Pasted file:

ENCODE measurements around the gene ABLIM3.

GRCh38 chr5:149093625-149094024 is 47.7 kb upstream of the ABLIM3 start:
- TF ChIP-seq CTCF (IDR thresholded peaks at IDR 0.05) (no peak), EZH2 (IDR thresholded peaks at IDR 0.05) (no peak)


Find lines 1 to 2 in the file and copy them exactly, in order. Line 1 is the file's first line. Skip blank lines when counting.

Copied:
ENCODE measurements around the gene ABLIM3.

GRCh38 chr5:149093625-149094024 is 47.7 kb upstream of the ABLIM3 start: